Review – Sparrow Hill Road

Sparrow Hill Road (Ghost Stories No.1) – Seanan McGuire

DAW Books, 2014

Rose Marshall died in the summer of 1952 when her car was driven off Sparrow Hill Road, and that was only the beginning of her problems. Rose is a hitcher now, a ghost of the roads, and the rules that she doesn’t live by are as unforgiving as they are arcane. Over the years she has become a story – the Phantom Prom Date, the Girl in the Green Silk Gown – and sometimes stories draw the wrong sort of attention. From rookie ghost-hunters to drivers on their last hope, her fellow unquiet dead to the vengeful living, Rose has more to fear now than she ever did when she was alive. Worst of all is the man who killed her that night on Sparrow Hill Road. Given the chance, he is going to finish the job, and there are much worse things than death.

Sparrow Hill Road is written as if it was once a collection of ghost stories, a bit non-linear, which conveys Rose’s experience of the world incredibly well. I loved it. The layered mythology, from modern American ghost stories all the way down to Hades and Persephone, creates a complete and fascinating world, and Rose, with her good heart and bad attitude, is a marvelously flawed protagonist. I’m very much looking forward to reading more in this series.

Review No.233 – Her Fearful Symmetry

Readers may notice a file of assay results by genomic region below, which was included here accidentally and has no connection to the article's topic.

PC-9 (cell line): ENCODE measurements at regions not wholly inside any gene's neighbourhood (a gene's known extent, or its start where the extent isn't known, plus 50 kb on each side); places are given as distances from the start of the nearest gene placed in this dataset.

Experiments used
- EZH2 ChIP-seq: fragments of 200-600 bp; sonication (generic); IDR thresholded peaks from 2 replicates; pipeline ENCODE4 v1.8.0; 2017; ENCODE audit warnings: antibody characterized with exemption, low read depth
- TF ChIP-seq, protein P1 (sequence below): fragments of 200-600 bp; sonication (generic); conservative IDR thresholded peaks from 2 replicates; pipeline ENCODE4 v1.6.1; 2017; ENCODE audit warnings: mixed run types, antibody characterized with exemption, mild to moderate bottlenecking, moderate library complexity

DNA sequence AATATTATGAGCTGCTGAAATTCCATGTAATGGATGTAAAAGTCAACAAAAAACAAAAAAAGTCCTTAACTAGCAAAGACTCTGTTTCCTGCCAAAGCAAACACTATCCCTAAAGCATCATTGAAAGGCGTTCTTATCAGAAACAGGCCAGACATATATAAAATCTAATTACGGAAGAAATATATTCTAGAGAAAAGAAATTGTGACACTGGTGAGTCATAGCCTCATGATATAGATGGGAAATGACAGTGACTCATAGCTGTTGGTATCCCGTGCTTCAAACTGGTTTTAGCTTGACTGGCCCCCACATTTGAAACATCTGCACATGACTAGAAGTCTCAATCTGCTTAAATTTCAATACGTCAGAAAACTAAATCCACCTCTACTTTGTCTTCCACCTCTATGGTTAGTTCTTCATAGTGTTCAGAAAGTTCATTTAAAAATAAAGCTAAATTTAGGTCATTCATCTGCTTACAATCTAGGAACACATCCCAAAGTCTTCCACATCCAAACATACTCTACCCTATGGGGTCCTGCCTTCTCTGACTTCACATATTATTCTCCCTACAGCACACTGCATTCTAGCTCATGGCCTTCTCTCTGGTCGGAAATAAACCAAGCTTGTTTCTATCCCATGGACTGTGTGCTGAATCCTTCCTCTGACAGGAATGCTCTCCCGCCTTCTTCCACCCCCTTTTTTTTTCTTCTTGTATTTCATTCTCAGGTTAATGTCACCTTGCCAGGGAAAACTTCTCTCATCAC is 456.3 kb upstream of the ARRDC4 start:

Her Fearful Symmetry – Audrey Niffenegger

Jonathan Cape, 2009

The Poole twins exist in a world of two. When a letter arrives announcing the death of an aunt they did not know they had, who has left them everything she had, they are startled to realise their mother is a twin too – and that twenty years ago something so terrible happened between the sisters that they never saw each other again. Even after her death, Elspeth has not let go of the grievance. If the twins want to keep their legacy, they must leave America and come to live in her London flat for one year. Meanwhile, in England, Elspeth’s lover Robert is struggling to accept her death – and so, for that matter, is Elspeth…

Having enjoyed Niffenegger’s first novel earlier this year, I wanted to read more of her work. The same beautiful language, attention to detail and quietly melancholic atmosphere are all present, but where The Time Traveler’s Wife was tightly plotted with good momentum, Her Fearful Symmetry is much slower to get off the ground. What could have been a very effective modern ghost story comes apart in the second half, depending as it does on bizarre contrivances, and I was left bewildered by the ending. I also think it would make for a frustrating read if you are a twin.